By request, here follows my review of The Passion of The Christ. As a disclaimer, I am a Christian of over slightly more than one short year and am no expert. Instead, I count on God working within my heart to guide me in all things, this review included.
In the months leading up to the release of The Passion, I had serious doubts about Mel Gibson’s ability to portray God properly. With the reports of his serial infidelity, hurtful comments about a former business partner, his father’s various controversial stances on religion and politics; I was concerned that Gibson would use the movie to open old wounds or advance his own flavor of Pre-Vatican II Catholicism. While no longer a practicing Catholic in the exclusive sense, I consider myself Christian and therefore a member of what’s referred to as the body of Christ which extends beyond any specific banner. Because of this I see the Vatican II as a major breakthrough in the spiritual development for my brothers and sisters in the Catholic Church.
In the end, regardless of my trepidations about Mr. Gibson, I had to forego judgment of him as a person and leave my opinion to rest solely upon his art. Christ came to help those that could see their own sin, not those that thought they didn’t need his help; and if he decided to use this man to touch the hearts of people then who am I to argue? I sincerely hope that making the movie was a rich spiritual exercise for all involved, and that it brought them closer to God.
So on to the movie itself. When my church purchased a theater for Saturday morning and sold tickets for five bucks a piece, I signed up for two tickets in the hope that I could encourage someone that wanted to know more about Jesus to come with me. I’ve got friends with questions about Christianity, and as a baby Christian I feel insufficient in my ability to speak to them properly about something so important. My hope was that the movie would speak with power and insight to the hearts of people that knew little about Jesus, enticing them to start their own personal study. In the end it turned out that my Dad joined me and I was just as happy to have his company.
The main problem with previous movies I’ve seen that portrayed Jesus was that they were largely factual recountings of him as a historical figure. He went here, did this miracle, said that teaching. The man’s stated purpose was to win our hearts to him, it’s only fitting that an artistic representation of him should try capture us emotionally. It is this aspect of the movie I’m most interested in.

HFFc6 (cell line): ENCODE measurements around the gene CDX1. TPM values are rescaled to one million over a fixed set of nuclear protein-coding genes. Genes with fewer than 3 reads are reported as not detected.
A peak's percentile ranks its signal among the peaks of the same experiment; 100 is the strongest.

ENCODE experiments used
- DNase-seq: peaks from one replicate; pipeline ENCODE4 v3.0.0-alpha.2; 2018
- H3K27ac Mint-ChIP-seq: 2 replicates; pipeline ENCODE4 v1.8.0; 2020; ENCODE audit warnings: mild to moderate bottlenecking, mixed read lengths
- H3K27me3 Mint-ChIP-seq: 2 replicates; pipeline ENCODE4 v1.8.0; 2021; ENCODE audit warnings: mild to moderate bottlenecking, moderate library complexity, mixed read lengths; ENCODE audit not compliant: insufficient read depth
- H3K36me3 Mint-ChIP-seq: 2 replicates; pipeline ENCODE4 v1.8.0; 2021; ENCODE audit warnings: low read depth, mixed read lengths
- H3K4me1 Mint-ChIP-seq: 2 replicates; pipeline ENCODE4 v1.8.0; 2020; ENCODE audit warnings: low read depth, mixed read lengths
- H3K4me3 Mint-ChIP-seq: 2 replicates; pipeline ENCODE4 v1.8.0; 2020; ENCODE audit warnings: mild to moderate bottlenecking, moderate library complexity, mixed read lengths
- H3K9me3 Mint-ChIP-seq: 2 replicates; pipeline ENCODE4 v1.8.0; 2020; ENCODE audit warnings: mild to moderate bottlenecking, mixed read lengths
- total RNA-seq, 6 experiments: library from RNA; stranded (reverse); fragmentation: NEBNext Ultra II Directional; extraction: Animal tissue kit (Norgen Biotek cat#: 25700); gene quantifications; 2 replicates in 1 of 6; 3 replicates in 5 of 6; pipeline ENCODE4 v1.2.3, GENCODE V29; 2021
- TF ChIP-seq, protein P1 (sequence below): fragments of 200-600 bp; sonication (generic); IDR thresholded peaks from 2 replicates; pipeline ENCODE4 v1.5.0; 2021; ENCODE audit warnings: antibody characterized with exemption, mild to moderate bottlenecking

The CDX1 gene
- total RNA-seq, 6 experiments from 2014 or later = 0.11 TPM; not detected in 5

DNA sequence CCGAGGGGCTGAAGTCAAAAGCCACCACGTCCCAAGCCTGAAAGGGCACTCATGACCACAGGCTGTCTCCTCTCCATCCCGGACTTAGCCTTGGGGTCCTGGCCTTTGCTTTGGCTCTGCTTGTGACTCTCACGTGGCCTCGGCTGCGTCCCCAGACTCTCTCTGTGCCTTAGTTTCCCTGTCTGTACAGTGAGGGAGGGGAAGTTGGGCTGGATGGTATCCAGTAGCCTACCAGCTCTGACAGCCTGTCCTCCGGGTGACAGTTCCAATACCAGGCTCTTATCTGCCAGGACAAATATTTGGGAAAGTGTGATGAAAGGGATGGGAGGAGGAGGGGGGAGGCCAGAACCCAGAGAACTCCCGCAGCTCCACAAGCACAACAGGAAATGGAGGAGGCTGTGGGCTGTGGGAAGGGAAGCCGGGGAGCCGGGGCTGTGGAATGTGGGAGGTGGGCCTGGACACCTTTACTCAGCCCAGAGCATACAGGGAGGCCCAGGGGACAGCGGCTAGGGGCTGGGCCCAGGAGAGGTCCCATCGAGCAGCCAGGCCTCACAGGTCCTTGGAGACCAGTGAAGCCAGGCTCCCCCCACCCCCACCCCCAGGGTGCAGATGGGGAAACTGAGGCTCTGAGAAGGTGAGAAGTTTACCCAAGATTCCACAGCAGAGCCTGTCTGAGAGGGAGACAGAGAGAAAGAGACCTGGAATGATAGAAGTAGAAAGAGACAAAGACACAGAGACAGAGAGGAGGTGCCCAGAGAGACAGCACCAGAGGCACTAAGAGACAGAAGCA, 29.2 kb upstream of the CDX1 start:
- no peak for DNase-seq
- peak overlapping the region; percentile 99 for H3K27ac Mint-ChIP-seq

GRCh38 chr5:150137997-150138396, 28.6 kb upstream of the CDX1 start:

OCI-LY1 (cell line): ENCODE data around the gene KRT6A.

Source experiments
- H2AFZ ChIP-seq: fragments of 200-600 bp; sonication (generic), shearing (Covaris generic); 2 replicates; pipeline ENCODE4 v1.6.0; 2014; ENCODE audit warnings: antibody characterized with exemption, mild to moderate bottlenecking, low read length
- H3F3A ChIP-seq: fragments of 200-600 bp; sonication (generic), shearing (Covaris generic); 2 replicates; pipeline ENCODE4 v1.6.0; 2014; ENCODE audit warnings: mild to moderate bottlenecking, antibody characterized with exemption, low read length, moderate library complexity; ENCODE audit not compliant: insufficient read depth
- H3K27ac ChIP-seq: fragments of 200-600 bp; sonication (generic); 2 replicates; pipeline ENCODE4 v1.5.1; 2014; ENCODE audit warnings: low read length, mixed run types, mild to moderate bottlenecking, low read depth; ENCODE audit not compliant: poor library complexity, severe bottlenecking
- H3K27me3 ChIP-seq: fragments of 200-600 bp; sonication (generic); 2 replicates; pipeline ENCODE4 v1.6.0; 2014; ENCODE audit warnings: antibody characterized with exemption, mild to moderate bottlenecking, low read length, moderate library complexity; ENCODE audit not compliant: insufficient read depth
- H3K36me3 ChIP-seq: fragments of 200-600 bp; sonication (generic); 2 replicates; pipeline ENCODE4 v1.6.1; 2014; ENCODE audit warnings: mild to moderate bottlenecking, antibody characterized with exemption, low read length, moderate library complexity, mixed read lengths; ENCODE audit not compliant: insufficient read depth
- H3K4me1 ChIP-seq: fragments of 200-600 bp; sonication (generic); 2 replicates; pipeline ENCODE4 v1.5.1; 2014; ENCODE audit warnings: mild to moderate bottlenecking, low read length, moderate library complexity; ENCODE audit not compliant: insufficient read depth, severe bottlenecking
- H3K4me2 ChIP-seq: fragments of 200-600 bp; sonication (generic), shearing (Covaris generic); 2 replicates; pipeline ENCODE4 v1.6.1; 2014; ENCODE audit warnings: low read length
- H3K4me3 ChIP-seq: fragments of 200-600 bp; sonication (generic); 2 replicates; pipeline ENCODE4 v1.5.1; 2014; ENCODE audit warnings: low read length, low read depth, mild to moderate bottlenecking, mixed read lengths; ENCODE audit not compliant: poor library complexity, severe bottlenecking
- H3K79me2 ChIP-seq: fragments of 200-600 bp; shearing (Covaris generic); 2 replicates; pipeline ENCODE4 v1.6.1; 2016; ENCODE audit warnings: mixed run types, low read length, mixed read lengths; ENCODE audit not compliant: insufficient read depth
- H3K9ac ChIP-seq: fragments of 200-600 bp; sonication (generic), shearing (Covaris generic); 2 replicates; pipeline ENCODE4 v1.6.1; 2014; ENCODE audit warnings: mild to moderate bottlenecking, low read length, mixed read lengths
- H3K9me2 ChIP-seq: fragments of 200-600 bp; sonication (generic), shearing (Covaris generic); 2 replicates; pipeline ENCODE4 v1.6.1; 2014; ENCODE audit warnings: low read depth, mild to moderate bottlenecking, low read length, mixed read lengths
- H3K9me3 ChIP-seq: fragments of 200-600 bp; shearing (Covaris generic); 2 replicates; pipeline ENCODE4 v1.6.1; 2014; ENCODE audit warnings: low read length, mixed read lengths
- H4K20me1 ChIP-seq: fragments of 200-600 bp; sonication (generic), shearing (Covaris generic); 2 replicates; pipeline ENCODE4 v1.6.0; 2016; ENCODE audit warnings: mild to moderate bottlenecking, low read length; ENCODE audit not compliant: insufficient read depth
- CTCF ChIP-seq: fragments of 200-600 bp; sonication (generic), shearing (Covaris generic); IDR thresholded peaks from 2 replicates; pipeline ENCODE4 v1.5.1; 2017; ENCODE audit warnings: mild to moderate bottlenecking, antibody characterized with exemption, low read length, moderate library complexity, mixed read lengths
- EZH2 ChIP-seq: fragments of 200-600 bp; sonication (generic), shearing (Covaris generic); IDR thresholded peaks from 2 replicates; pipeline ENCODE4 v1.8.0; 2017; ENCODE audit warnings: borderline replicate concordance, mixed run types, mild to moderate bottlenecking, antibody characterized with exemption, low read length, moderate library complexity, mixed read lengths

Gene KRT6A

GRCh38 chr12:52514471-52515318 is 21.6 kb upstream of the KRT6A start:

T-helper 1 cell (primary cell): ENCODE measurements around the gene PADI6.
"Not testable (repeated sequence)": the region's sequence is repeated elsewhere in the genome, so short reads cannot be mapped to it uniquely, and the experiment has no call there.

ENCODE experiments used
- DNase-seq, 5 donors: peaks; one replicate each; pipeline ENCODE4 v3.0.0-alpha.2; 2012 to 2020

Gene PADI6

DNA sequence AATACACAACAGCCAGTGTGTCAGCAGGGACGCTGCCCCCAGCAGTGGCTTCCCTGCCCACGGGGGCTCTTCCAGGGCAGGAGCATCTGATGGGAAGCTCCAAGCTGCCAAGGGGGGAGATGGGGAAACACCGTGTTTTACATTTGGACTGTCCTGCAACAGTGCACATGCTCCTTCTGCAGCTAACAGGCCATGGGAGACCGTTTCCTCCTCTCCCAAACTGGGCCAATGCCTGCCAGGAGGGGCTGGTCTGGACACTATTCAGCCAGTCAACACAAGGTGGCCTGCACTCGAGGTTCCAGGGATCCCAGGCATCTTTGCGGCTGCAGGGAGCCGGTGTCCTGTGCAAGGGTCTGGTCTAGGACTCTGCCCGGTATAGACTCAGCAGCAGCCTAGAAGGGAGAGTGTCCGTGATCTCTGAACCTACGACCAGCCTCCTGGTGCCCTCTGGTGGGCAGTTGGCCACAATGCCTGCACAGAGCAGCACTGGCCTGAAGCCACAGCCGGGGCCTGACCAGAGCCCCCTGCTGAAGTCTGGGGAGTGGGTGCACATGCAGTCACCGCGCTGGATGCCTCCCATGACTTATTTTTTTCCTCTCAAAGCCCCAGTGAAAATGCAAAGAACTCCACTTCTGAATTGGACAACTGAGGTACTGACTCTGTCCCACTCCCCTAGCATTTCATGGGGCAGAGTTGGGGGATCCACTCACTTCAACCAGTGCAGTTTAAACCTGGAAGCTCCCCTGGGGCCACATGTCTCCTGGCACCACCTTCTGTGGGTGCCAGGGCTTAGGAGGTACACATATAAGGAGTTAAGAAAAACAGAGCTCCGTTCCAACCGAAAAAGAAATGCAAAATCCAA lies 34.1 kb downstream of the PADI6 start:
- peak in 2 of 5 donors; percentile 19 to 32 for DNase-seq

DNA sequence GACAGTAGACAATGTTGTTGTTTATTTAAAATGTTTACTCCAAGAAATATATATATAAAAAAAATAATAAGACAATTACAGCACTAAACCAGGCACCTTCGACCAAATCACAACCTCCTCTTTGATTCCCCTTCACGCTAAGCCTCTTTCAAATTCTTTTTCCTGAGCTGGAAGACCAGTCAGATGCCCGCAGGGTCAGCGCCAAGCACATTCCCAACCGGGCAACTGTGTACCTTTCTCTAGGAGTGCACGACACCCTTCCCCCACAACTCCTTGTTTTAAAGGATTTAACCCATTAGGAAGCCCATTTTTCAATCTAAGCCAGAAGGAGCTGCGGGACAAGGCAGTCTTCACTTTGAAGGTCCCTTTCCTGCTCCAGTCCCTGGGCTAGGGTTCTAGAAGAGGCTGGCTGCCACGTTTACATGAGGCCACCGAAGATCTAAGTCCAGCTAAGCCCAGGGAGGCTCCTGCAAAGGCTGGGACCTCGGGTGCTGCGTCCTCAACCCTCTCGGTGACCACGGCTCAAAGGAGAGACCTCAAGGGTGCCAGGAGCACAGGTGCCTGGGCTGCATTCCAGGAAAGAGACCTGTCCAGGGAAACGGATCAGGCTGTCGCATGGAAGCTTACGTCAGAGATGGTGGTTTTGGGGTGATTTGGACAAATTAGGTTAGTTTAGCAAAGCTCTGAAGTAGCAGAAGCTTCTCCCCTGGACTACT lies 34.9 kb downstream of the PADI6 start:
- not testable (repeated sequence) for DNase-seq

The greatest accomplishment of The Passion of The Christ was its portrayal of the character of Jesus. I’m absolutely fascinated by this man who had such character as to convince droves of critical humans, even his own brother, that he was the son of a living God. At the start of the movie, we see Jesus struggle with his fate, but not his desire to do God’s will. Even though Satan stands by him and taunts him while Jesus prays to God, he does not question his Father’s wisdom and sovereignty over him. Once sure of his mission, he rises and crushes the snake that Satan has put beside him. With a stern look in his eyes, we see a Jesus that is rarely portrayed in retellings of his life: confident and determined.
Throughout the movie, Jesus speaks powerfully with his eyes. When he healed the solider, you could see that he was setting straight inside him more than the sinew that held the flesh of his ear to his head. The mixture of distaste for the sins of Mary Magdalene and compassion for her shines through. Even a short glance at one of King Herod’s guards brings the man to shame at his sin. Each time I felt a volume of communication coming from those eyes that could not be said with words. Perhaps that was an artistic license taken by Mr. Gibson, but it served the story well. Jim Caviezel did an excellent job of speaking with his eyes, I’d say without insult the best part of his performance.
Often while reading thinly pressed pages of printed word, I forget about the integrity of Jesus. This part of the movie really jumped out at me. He was a man who not only said meaningful things about how we should relate to God and each other, but when he lived them. He was a man of his word, an outstanding example of integrity, whether you believe him to be the son of God or not. He didn’t just pontificate, he lived his teachings right to the very end. Jesus didn’t have any scandal, he didn’t have any caveat – a quality sorely lacking from our current leadership.
In the end, I think The Passion of The Christ is a great movie. If anything, it leaves me wanting a prequel. It should give all interested in Jesus a better understanding of what he was like. We live in a time where I think most Christians would agree that the biggest problem facing us as a body is knowing with our heads and not our hearts. When we make our worship or our prayer routine, we can miss the essence of the holy spirit. Gibson got us talking about Jesus, what we do with the discussion is up to us.
I think we all owe Mr. Gibson a big thanks for putting himself on the line to try and bring that spirit back into our lives. For trying to bring the message of Jesus to people that don’t know him, only God can reward him properly. I hope he, and all those that worked on the movie, make it through the pearly gates to meet scores of people that he helped open their hearts to Christ.Powered by Sidelines